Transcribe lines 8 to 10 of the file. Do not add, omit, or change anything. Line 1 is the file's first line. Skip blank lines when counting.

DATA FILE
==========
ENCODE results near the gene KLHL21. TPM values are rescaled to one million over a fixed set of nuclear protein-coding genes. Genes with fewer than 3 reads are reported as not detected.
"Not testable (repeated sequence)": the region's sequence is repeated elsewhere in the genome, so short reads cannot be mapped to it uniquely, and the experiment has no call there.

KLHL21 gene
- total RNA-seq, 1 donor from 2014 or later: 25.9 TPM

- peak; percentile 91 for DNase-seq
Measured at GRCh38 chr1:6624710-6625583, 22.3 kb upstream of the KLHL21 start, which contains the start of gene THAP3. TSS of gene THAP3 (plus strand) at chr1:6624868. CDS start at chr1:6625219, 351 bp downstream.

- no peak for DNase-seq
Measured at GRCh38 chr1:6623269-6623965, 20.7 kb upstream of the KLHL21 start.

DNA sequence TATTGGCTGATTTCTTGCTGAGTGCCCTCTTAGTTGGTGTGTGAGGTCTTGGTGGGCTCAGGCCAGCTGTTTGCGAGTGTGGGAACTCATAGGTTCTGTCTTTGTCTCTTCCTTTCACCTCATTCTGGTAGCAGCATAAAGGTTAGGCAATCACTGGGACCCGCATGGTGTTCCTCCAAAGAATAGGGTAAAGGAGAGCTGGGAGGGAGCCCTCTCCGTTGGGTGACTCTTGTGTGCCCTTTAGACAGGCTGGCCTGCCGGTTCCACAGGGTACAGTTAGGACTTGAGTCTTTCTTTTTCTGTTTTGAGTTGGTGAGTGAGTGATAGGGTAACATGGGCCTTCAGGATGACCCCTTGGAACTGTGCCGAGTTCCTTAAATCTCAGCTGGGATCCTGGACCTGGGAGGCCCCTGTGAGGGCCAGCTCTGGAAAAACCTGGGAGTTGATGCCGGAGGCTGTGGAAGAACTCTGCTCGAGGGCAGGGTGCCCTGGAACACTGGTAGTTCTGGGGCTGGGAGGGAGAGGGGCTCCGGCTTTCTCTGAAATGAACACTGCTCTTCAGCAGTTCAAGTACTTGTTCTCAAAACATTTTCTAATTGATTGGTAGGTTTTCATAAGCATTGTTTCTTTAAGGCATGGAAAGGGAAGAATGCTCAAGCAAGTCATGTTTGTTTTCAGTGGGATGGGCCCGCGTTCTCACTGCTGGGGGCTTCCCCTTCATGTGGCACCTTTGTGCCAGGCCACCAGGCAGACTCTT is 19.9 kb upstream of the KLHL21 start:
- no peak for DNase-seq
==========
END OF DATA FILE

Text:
Measured at GRCh38 chr1:6623269-6623965, 20.7 kb upstream of the KLHL21 start.

DNA sequence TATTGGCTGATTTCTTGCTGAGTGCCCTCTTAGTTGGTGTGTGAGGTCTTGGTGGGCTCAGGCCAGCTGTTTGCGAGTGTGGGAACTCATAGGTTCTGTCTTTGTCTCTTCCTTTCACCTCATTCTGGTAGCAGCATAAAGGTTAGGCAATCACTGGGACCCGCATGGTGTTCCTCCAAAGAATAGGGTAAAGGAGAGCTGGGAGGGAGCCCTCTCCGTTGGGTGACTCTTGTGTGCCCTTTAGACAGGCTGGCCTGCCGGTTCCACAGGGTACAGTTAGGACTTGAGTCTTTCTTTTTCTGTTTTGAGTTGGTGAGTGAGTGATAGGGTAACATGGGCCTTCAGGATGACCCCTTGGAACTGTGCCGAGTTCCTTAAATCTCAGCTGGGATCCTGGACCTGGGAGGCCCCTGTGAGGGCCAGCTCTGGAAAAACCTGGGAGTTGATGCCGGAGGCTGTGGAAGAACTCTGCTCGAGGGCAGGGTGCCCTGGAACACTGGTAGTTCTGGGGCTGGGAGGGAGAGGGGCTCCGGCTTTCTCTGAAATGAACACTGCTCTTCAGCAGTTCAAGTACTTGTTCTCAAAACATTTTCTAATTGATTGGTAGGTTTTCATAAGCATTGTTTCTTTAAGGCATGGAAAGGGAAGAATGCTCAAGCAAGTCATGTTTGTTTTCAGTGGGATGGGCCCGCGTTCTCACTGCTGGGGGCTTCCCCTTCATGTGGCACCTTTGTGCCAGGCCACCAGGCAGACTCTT is 19.9 kb upstream of the KLHL21 start:
- no peak for DNase-seq